- The database holds all the data the app relies on to operate. It contains user data, application settings, and other info an app needs to function correctly.
- The server-side infrastructure includes hardware and software components like operating systems and web servers that host the app and maintain its efficient operation and management.
Though the term “back-end” seems to imply the technology is the caboose of software development, in reality, it’s the engine that powers an app, processes requests, and carries out necessary operations so the front-end or client-side can perform.
Choosing the right back-end programming language for your software project ensures it’s developed to its highest potential and supports your desired features and functionalities. On the flip side, choosing the “wrong” back-end programming language can result in:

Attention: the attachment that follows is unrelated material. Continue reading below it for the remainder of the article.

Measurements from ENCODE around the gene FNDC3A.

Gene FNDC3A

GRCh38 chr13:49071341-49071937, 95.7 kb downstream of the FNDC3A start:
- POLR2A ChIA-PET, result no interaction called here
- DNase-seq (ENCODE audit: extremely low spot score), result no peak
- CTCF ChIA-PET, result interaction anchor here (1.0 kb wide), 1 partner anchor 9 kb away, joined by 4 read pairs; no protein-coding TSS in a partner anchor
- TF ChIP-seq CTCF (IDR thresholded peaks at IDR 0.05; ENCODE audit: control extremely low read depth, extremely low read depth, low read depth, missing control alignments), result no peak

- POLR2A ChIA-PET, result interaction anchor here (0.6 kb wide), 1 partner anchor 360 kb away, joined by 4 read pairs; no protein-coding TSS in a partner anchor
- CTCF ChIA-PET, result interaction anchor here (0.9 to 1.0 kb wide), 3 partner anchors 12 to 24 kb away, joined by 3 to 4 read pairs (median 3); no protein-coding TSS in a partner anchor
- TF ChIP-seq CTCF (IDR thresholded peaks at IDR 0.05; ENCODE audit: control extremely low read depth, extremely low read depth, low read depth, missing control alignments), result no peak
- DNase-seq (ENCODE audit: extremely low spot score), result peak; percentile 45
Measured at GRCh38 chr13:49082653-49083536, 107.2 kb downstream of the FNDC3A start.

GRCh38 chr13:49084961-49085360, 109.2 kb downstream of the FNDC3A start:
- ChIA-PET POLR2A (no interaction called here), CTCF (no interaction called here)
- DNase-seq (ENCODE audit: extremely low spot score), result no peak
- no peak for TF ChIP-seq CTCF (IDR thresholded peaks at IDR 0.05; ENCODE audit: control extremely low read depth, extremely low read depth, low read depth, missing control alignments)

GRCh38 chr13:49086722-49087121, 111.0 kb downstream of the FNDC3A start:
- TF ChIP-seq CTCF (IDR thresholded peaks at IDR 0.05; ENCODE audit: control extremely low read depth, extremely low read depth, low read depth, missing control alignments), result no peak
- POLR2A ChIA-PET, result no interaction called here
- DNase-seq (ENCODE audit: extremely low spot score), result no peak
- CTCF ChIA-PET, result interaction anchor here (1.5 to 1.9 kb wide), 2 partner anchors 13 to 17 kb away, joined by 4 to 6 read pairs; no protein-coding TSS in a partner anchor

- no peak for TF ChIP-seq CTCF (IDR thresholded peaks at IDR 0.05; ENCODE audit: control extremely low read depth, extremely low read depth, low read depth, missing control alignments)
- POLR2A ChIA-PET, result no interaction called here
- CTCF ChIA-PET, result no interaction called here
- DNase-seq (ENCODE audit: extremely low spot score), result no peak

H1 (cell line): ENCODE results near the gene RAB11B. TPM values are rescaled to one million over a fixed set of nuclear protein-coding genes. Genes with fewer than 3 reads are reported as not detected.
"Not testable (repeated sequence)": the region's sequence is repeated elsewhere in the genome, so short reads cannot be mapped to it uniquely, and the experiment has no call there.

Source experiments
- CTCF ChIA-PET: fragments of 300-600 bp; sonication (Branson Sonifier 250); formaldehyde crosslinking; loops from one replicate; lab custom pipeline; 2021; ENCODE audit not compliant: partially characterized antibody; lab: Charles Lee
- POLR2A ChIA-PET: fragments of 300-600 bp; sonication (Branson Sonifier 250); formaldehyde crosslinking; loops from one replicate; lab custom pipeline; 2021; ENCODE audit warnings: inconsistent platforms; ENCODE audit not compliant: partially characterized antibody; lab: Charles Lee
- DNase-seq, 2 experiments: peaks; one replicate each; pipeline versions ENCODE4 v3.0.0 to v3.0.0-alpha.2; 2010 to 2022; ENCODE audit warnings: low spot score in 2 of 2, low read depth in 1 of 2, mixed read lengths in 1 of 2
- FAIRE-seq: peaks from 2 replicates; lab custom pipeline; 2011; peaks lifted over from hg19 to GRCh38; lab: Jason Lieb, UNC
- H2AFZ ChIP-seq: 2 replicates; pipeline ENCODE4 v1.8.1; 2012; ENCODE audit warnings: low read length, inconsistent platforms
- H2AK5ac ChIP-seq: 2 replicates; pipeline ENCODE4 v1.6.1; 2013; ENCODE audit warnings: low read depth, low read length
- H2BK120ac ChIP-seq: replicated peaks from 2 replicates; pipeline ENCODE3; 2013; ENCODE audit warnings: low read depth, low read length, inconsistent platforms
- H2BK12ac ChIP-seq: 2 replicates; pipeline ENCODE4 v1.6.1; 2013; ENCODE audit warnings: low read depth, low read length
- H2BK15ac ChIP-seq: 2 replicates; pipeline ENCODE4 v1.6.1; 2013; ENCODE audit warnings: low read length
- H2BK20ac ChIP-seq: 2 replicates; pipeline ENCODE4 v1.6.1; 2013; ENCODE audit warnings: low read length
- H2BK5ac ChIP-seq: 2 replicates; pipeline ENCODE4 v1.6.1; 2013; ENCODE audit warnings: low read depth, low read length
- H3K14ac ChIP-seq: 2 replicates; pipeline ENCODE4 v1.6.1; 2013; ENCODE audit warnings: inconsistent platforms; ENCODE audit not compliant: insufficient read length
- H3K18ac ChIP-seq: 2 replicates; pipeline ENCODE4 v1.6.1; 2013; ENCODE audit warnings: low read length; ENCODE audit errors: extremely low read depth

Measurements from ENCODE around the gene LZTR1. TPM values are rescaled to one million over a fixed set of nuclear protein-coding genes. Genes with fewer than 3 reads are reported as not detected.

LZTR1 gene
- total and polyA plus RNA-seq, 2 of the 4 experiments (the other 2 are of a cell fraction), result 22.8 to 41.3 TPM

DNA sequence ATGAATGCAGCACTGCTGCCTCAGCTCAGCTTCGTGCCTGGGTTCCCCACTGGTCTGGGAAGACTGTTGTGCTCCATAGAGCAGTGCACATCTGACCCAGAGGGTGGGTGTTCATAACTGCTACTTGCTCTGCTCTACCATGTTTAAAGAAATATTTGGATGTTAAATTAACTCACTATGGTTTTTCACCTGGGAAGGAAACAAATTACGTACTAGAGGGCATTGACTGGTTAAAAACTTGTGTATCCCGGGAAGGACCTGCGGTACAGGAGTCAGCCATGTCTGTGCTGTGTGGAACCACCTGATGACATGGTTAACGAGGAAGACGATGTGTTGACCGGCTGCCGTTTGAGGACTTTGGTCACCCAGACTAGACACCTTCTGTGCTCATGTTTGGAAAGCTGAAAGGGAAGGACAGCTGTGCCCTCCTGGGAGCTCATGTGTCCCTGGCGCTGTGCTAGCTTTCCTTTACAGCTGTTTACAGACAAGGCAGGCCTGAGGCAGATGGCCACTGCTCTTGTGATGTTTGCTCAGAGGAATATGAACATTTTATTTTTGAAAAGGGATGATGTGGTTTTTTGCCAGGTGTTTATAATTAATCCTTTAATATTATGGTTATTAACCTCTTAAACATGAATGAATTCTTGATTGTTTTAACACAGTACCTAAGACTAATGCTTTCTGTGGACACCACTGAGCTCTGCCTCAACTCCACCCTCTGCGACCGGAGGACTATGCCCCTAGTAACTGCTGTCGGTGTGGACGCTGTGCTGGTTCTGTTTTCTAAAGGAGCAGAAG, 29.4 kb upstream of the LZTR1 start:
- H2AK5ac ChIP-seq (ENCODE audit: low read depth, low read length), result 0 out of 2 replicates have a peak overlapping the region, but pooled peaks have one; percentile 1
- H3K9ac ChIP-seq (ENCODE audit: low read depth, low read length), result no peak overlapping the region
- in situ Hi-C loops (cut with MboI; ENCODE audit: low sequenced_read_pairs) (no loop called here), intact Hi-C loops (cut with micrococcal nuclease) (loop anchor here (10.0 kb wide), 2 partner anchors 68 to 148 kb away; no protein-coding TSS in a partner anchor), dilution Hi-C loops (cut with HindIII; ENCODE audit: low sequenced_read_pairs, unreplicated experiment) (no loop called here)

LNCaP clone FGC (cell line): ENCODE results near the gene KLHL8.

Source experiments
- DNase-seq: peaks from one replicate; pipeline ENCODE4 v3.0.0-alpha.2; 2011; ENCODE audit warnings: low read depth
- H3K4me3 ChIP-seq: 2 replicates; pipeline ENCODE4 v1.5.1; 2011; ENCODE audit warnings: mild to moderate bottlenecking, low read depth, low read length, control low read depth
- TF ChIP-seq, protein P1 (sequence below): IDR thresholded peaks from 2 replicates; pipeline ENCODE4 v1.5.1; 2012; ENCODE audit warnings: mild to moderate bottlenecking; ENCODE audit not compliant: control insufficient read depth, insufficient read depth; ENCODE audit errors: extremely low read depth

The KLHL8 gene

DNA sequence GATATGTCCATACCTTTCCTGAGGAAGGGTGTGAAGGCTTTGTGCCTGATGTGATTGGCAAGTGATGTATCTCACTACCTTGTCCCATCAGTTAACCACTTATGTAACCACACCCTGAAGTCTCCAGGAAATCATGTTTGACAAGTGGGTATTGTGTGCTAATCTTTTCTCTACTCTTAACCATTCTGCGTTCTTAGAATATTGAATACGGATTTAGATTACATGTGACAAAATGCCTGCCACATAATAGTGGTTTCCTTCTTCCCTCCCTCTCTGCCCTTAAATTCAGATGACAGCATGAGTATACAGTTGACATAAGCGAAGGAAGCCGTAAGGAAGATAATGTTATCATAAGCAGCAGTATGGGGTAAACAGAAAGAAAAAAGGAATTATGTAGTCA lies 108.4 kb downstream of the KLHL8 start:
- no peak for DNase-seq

- Poor application performance
- Security vulnerabilities
- Scalability issues
It can also cause development delays that lead to increased costs and limit the availability of maintenance and expertise resources.
An appropriately selected back-end language streamlines development, increases productivity, and reduces costs by leveraging existing frameworks, libraries, and tools to produce efficient, secure, and reliable apps. Most importantly, it provides the best possible user experience for its intended audience.
What are Some Must-know Back-End Technologies?
Developers use numerous back-end technologies, but here are some of the most popular you’ll come across.